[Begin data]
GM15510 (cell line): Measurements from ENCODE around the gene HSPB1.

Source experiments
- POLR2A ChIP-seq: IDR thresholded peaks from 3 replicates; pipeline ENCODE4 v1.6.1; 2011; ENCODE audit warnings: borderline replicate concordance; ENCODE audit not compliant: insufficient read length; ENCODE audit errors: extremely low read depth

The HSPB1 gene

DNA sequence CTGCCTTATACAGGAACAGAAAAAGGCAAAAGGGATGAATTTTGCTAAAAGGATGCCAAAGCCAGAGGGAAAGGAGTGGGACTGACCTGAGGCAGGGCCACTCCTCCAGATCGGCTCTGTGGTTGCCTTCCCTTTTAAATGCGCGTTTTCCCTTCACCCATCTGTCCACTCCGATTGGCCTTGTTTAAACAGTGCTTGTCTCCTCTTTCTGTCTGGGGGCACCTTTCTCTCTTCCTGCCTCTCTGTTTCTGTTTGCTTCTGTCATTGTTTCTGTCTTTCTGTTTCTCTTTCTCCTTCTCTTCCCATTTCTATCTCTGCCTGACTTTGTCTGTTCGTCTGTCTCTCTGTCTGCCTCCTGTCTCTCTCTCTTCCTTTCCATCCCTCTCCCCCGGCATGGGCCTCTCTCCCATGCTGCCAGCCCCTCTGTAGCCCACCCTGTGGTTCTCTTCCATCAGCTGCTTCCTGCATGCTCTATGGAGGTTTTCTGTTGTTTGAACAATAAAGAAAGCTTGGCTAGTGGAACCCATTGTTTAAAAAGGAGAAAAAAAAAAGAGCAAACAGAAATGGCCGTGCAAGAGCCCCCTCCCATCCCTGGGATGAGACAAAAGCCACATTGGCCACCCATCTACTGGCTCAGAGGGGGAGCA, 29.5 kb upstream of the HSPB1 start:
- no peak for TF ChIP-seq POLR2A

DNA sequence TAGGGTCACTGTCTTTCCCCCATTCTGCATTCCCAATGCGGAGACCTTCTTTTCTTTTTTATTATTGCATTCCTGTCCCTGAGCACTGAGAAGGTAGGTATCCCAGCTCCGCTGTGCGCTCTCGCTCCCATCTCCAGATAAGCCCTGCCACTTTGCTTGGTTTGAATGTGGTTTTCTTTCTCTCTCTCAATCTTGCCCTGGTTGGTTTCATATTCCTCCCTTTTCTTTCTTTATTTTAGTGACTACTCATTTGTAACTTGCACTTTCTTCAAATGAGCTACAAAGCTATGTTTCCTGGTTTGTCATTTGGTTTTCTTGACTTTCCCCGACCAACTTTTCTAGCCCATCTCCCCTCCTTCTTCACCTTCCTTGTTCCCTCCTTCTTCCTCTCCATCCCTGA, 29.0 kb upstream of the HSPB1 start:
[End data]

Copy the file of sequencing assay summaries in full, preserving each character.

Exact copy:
GM15510 (cell line): Measurements from ENCODE around the gene HSPB1.

Source experiments
- POLR2A ChIP-seq: IDR thresholded peaks from 3 replicates; pipeline ENCODE4 v1.6.1; 2011; ENCODE audit warnings: borderline replicate concordance; ENCODE audit not compliant: insufficient read length; ENCODE audit errors: extremely low read depth

The HSPB1 gene

DNA sequence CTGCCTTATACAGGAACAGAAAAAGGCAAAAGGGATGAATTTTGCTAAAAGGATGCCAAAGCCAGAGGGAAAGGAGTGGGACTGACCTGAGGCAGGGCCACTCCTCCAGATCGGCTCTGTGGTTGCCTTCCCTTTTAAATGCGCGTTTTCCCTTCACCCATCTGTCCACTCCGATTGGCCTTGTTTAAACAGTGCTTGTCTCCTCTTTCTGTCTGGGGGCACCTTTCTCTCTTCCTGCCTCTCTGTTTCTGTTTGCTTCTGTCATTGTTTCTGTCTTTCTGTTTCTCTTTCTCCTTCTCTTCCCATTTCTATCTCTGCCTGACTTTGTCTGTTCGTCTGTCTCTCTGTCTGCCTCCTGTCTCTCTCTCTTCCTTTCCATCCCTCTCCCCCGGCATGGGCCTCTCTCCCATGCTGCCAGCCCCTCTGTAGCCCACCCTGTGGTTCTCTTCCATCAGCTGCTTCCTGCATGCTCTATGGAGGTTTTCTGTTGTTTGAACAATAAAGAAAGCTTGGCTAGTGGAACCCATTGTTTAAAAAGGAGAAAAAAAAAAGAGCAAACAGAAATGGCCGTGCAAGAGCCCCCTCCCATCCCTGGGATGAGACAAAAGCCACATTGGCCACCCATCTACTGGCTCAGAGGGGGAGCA, 29.5 kb upstream of the HSPB1 start:
- no peak for TF ChIP-seq POLR2A

DNA sequence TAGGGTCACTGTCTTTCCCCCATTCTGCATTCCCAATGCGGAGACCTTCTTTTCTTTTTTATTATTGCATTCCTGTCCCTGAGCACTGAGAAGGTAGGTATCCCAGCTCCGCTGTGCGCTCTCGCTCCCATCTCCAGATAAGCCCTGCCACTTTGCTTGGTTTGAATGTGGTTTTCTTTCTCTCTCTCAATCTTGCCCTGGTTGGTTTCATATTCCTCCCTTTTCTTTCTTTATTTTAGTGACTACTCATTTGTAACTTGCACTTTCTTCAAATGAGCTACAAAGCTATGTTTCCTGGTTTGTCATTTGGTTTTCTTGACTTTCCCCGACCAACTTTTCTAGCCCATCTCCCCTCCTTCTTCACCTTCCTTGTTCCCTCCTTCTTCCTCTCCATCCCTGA, 29.0 kb upstream of the HSPB1 start: